The time has come to say goodbye, and it isn’t as easy as you thought it would be.
Anyone leaving a construction job knows that the uncertainty ahead can cause anxiety — a truth regardless of the reason you’re resigning. Whether you’re moving up to a better job or more pay, or you must move on for other reasons, uncertainty can gnaw away at you, leaving you with plenty of doubt going into your future.
This angst is natural, and lots of people experience it. You can, however, make the resignation process easier (for you and your soon-to-be former colleagues) by taking a few tips from construction recruiters.
Pro strategies for moving on
Having a plan for resigning can send you on the right path for your next job. Use these four strategies when you quit your construction job.
- Turn in a proper notice of resignation. Too often, a construction employee will set down a tool or turn off their computer and walk out the door with no intention of returning. Even a verbal “I quit” is less desirable than a formal resignation. It’s best to have a face-to-face conversation with your immediate supervisor.
- Write out your resignation. Your resignation letter should be brief and factual. This letter will become part of your personnel file, so tell the reader three crucial pieces of information:
- The reason for the letter
- How much you appreciate the experience with the company
- The effective date of resignation
Above all, maintain a civil and respectful tone in your writing. Do not send a text.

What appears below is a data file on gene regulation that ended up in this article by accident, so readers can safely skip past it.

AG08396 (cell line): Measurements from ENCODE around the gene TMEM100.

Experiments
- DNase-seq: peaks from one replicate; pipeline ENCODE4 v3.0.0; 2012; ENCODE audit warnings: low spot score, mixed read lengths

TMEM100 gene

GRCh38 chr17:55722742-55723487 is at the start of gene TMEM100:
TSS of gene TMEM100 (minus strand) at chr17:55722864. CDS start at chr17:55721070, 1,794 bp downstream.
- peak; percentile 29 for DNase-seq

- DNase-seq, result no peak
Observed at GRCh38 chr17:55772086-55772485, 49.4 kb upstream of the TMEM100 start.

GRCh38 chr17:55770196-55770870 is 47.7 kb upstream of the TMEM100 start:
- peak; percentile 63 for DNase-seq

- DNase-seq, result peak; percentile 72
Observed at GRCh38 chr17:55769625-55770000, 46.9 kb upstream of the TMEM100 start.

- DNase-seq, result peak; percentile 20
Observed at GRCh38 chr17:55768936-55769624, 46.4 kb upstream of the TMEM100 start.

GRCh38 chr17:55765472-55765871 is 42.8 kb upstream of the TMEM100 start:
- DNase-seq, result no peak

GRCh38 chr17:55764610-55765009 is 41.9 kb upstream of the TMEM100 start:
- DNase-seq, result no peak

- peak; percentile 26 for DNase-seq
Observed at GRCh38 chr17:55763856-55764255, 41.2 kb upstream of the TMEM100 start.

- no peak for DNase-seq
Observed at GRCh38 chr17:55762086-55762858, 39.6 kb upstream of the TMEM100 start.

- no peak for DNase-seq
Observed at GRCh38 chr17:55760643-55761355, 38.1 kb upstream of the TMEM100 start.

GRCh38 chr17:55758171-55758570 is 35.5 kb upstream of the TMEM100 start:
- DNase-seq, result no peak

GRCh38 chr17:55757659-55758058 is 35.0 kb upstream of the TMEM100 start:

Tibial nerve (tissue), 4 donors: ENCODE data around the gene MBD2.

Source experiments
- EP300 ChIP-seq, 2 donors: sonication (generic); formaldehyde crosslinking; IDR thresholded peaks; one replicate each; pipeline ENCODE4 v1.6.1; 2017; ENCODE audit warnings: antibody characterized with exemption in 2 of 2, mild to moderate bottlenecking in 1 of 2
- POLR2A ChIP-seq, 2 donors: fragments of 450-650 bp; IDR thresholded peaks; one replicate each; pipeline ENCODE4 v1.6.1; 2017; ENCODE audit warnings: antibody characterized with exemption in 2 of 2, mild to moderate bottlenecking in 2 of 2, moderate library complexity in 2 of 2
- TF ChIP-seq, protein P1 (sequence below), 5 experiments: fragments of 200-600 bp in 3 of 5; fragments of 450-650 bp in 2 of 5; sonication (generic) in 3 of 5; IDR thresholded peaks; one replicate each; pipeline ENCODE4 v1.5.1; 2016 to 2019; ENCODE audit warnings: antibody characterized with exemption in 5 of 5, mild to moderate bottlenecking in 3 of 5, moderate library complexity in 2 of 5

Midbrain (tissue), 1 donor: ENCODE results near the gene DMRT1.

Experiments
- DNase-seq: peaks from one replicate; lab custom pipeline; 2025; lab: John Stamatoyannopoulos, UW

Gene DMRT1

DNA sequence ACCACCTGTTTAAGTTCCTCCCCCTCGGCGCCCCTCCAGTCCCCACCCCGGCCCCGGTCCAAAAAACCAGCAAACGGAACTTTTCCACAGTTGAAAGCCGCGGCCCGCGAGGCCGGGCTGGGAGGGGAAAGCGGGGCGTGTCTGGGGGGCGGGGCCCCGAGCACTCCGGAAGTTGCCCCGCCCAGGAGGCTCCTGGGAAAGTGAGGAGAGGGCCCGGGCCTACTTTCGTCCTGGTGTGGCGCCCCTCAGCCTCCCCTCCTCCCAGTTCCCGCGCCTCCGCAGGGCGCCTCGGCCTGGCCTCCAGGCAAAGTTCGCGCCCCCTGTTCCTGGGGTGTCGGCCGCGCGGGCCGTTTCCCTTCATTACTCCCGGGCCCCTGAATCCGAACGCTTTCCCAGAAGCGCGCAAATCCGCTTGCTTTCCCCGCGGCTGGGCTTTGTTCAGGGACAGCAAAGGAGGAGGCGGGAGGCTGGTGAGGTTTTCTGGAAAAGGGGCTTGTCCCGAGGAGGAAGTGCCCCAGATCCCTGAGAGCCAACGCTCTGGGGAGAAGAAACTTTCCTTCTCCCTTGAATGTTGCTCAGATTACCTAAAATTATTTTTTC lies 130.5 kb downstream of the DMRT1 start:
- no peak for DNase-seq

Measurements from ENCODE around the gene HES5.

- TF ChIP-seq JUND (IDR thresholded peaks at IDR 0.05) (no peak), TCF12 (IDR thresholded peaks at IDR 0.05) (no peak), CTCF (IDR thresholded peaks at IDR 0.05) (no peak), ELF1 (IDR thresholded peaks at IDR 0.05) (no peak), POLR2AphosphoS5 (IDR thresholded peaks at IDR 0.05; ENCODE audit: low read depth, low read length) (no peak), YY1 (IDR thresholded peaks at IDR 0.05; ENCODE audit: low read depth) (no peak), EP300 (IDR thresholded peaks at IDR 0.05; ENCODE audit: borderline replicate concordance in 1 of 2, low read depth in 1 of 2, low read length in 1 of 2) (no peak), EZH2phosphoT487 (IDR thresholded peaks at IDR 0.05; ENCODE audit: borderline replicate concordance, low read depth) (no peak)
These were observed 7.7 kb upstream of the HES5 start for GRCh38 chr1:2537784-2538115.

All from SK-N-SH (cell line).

- Maintain a respectful attitude toward your colleagues. You’ll likely need to tell some of your colleagues in person about your decision to leave, but be sure to inform others, too. It’s appropriate to say how much you’ve enjoyed working with the team or how much you’ve learned from them. Be sure that your message is consistent with the one sent to your supervisor.
- Work hard. Now that you’ve made your decision to leave, you may be tempted to kick back a little. Don’t do it! Maintain a high level of professionalism during these last few days. Your colleagues and supervisor will remember this above all, and their perception could affect your recommendations.
How construction recruiters can facilitate your exit and arrival
You don’t have to weather a resignation on your own.
If you’re unhappy in your current construction role, talk to your construction recruiter as soon as possible. This liaison might be able to help you with what’s not working, or they could begin the search for your next job while you’re still employed. Shorter employment gaps can reduce emotional and financial stress.
Getting acclimated to your next construction job is easier if you work with a recruiter, too. Your recruiter will follow up with you in your new role to ensure that you’ve received the onboarding you need for success.
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